Ira Greenberg treats himself like a computer. His is the art + science of using coding as a paintbrush and exploring the iterative process of creation. Working generatively, Ira creates art using code and algorithms that are art themselves. The self-dubbed “coding evangelist” believes that coding is the creative mode of our time.
While he has two degrees in painting Greenberg decided he wanted to start working with software for art-making. But he found the shrink-wrapped variety wouldn’t do, and he decided to teach himself coding so he could work creatively at the level of math and algorithms. Now, he’s spent 25 years working to figure out the physical disconnect of the computational medium versus painting.
Greenberg explores the nature of the coding medium, getting a feel for “the viscosity of the code” and “the ways that code can drip.” He has worked for the last decade to create “Protobytes,” a 3D library that generates artificial life forms using layers of randomization built into the system. He shows examples of computer-generated forms that appear based in biology, resembling organs or deep-sea creatures.
To create art forms, he has created layered randomization tools that allow for a type of controlled chaos in the system, randomizing results within his designed parameters. He’s built code that lives in two dimensions, in real-time, in performances and using the code to generate 3-dimensional forms through 3D printing. He’s drawn from concepts in artificial intelligence, randomization, and moving data back and forth between interfaces.
But for Greenberg, something was still missing.
“A lot of the pieces were really successful, but there was still something not being touched,” he says.
The touch, he found, was important. Where he started with coding that was informed by painting, Greenberg felt he wanted to revive his painting practice and see how it was informed by his years of work in coding. As a result, he started creating structures using a human generative process instead of computer-generated. Some of his “scribbles” take 400 hours of intentional focus, a dedication to seeing what forms emerge when you look into chaos.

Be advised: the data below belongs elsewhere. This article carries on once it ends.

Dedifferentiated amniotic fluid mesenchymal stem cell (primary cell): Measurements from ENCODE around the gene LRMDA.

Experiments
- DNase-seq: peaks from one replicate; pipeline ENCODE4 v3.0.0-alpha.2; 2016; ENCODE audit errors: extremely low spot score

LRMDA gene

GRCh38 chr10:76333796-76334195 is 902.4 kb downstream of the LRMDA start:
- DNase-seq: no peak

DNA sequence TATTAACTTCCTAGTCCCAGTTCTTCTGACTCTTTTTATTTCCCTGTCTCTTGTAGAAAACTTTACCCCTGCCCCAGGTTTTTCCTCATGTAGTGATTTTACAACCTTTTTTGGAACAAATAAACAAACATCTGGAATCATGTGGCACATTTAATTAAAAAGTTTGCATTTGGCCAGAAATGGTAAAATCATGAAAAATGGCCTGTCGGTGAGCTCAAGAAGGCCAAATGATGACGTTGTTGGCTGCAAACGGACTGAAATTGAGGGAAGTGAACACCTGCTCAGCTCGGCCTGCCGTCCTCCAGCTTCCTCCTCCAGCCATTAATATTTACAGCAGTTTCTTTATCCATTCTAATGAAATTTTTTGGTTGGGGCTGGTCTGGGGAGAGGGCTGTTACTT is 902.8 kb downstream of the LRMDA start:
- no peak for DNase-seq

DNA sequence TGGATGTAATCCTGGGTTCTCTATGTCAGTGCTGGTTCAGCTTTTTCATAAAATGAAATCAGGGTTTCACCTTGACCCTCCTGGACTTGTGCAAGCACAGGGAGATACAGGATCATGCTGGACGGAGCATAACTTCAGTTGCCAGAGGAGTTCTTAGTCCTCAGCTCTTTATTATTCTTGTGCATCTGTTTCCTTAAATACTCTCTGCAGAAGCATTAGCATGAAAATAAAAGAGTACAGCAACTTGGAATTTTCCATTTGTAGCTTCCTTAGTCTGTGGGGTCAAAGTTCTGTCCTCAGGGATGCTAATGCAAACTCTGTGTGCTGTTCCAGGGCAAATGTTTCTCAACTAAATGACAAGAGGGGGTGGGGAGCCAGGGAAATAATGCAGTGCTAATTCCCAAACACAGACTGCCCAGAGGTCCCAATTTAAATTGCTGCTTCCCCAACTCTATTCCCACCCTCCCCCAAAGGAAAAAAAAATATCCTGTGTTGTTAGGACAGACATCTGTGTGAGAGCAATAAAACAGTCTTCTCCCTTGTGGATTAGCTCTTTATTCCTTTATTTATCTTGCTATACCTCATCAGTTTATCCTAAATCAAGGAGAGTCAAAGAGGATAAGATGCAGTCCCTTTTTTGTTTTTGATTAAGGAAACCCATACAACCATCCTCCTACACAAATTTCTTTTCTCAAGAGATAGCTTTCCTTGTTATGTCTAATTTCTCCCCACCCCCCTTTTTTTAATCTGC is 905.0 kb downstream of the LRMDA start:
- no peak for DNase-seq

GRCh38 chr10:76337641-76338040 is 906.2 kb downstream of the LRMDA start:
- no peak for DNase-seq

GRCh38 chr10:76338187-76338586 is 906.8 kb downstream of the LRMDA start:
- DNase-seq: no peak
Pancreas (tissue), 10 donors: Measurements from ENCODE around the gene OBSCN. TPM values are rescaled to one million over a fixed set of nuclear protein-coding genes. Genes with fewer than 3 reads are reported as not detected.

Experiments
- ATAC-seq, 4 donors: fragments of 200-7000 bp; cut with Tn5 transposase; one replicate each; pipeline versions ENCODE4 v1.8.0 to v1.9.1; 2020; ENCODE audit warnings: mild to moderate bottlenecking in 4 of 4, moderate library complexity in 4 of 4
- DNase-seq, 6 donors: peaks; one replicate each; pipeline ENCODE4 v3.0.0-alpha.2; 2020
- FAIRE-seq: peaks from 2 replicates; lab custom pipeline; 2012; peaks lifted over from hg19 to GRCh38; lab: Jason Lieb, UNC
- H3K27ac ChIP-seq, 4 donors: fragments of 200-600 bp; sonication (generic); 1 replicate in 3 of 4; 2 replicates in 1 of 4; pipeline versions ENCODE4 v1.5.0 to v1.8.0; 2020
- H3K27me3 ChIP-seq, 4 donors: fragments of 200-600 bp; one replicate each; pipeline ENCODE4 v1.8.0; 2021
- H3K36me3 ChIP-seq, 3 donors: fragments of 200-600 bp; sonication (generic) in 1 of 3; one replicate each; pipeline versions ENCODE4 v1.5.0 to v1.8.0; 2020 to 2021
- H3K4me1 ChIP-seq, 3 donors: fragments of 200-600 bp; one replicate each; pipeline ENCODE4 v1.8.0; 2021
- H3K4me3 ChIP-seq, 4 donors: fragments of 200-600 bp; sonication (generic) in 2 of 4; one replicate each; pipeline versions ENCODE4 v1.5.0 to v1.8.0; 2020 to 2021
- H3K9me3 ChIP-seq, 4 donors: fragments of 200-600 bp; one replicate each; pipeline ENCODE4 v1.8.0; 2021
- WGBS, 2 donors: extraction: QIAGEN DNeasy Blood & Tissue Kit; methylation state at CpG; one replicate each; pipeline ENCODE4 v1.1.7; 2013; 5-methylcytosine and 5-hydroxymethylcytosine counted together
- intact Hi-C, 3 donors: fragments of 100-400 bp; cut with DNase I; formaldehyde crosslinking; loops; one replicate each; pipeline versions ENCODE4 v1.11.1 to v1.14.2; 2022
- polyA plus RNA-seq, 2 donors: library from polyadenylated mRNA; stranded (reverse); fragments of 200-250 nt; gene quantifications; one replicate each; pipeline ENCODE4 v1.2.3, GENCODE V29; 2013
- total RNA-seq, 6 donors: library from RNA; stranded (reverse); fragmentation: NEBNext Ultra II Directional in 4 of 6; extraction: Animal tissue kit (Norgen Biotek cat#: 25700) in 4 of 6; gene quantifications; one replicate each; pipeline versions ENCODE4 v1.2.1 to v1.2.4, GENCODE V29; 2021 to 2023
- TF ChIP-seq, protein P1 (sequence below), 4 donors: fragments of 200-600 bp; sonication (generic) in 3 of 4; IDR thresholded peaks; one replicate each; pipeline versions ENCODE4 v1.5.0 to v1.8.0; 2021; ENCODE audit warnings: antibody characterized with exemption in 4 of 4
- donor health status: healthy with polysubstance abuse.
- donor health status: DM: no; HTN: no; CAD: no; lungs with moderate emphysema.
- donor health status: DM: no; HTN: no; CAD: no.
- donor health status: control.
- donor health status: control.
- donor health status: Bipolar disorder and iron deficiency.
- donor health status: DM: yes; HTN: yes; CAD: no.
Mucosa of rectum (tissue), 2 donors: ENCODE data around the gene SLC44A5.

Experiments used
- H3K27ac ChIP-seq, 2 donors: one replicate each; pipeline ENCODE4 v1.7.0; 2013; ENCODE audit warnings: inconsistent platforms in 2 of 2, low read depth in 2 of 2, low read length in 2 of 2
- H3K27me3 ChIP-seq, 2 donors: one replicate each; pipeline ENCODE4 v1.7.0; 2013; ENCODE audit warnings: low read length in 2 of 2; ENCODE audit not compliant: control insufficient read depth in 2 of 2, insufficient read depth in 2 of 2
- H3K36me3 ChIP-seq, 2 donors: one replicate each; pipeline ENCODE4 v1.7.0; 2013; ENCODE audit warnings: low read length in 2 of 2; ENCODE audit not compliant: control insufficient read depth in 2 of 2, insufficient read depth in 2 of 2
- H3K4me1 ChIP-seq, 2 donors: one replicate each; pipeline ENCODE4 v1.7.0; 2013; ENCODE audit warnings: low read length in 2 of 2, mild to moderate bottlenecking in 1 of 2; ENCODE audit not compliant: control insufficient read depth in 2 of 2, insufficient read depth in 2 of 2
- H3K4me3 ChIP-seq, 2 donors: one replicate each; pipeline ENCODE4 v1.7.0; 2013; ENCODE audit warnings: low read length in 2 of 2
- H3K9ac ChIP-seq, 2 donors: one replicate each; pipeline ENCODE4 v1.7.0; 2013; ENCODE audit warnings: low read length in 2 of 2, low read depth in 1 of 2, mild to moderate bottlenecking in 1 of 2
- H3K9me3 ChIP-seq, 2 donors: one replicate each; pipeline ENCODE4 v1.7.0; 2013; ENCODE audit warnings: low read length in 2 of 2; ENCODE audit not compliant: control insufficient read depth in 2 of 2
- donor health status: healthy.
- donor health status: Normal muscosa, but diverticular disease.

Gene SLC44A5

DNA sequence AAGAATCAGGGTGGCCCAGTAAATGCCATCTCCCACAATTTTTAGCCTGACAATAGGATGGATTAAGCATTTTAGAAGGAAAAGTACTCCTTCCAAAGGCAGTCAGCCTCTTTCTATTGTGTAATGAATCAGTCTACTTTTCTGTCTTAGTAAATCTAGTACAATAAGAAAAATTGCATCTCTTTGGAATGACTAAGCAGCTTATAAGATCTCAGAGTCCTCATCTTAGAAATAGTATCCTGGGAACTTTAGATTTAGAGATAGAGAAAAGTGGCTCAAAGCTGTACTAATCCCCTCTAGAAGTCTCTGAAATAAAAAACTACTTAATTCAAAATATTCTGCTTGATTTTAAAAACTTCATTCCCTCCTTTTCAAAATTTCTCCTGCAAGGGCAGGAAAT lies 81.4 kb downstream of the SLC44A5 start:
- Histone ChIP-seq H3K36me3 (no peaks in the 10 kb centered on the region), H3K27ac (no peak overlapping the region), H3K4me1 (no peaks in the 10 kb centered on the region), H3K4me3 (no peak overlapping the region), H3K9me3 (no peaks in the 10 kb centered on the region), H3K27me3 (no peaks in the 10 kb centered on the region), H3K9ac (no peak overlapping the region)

The coding evangelist, it seems, has been re-born, discovering that while he once thought that algorithmically generated art could beat any design firm’s process, creating hundreds of iterations to every one human-made sketch. He now believes, after 25 years of discovery, that the human mind is actually a more powerful and effective generative tool.
“My current realization at this point is that I was wrong,” says Greenberg. “The range of freedom with the hand and the decision-making that’s happening so often actually offers in some ways a more efficient iterative power than writing even the craziest algorithms.”
Greenberg is the director of the Center of Creative Computation and Professor of Computer Science and Engineering at SMU, and author of Processing: Creative Coding & Computational Art. Find out more about Ira at http://www.iragreenberg.com/
News@xREZ April 2016